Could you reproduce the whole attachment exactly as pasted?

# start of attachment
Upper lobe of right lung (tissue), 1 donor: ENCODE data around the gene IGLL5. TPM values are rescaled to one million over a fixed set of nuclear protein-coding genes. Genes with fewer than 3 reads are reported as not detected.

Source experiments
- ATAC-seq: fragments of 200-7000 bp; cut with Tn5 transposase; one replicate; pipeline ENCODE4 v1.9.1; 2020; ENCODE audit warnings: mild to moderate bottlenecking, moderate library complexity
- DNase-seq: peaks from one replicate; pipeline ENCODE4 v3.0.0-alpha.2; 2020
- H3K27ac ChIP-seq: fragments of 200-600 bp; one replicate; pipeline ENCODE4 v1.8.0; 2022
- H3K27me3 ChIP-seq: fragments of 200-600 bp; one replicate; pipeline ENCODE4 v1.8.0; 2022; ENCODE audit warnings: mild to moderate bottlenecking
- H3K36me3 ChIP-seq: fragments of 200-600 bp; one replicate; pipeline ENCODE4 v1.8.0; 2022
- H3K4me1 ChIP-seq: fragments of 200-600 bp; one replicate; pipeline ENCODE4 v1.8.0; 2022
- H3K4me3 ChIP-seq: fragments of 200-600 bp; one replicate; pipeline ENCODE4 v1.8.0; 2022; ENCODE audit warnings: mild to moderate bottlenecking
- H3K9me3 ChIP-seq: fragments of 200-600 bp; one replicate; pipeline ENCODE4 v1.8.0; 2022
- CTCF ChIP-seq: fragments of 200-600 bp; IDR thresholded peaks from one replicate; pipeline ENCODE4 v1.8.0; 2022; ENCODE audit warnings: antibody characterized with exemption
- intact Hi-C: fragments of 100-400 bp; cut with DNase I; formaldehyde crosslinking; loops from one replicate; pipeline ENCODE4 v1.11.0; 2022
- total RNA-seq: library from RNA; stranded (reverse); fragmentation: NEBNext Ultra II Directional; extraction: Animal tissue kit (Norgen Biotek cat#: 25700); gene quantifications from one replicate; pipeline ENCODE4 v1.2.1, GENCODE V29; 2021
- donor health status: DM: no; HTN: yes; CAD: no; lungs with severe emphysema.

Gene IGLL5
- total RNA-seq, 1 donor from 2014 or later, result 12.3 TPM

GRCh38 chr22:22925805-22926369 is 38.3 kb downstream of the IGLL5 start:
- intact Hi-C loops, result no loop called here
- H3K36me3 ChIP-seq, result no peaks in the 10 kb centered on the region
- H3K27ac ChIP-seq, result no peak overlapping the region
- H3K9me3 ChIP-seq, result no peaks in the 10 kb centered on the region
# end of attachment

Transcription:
Upper lobe of right lung (tissue), 1 donor: ENCODE data around the gene IGLL5. TPM values are rescaled to one million over a fixed set of nuclear protein-coding genes. Genes with fewer than 3 reads are reported as not detected.

Source experiments
- ATAC-seq: fragments of 200-7000 bp; cut with Tn5 transposase; one replicate; pipeline ENCODE4 v1.9.1; 2020; ENCODE audit warnings: mild to moderate bottlenecking, moderate library complexity
- DNase-seq: peaks from one replicate; pipeline ENCODE4 v3.0.0-alpha.2; 2020
- H3K27ac ChIP-seq: fragments of 200-600 bp; one replicate; pipeline ENCODE4 v1.8.0; 2022
- H3K27me3 ChIP-seq: fragments of 200-600 bp; one replicate; pipeline ENCODE4 v1.8.0; 2022; ENCODE audit warnings: mild to moderate bottlenecking
- H3K36me3 ChIP-seq: fragments of 200-600 bp; one replicate; pipeline ENCODE4 v1.8.0; 2022
- H3K4me1 ChIP-seq: fragments of 200-600 bp; one replicate; pipeline ENCODE4 v1.8.0; 2022
- H3K4me3 ChIP-seq: fragments of 200-600 bp; one replicate; pipeline ENCODE4 v1.8.0; 2022; ENCODE audit warnings: mild to moderate bottlenecking
- H3K9me3 ChIP-seq: fragments of 200-600 bp; one replicate; pipeline ENCODE4 v1.8.0; 2022
- CTCF ChIP-seq: fragments of 200-600 bp; IDR thresholded peaks from one replicate; pipeline ENCODE4 v1.8.0; 2022; ENCODE audit warnings: antibody characterized with exemption
- intact Hi-C: fragments of 100-400 bp; cut with DNase I; formaldehyde crosslinking; loops from one replicate; pipeline ENCODE4 v1.11.0; 2022
- total RNA-seq: library from RNA; stranded (reverse); fragmentation: NEBNext Ultra II Directional; extraction: Animal tissue kit (Norgen Biotek cat#: 25700); gene quantifications from one replicate; pipeline ENCODE4 v1.2.1, GENCODE V29; 2021
- donor health status: DM: no; HTN: yes; CAD: no; lungs with severe emphysema.

Gene IGLL5
- total RNA-seq, 1 donor from 2014 or later, result 12.3 TPM

GRCh38 chr22:22925805-22926369 is 38.3 kb downstream of the IGLL5 start:
- intact Hi-C loops, result no loop called here
- H3K36me3 ChIP-seq, result no peaks in the 10 kb centered on the region
- H3K27ac ChIP-seq, result no peak overlapping the region
- H3K9me3 ChIP-seq, result no peaks in the 10 kb centered on the region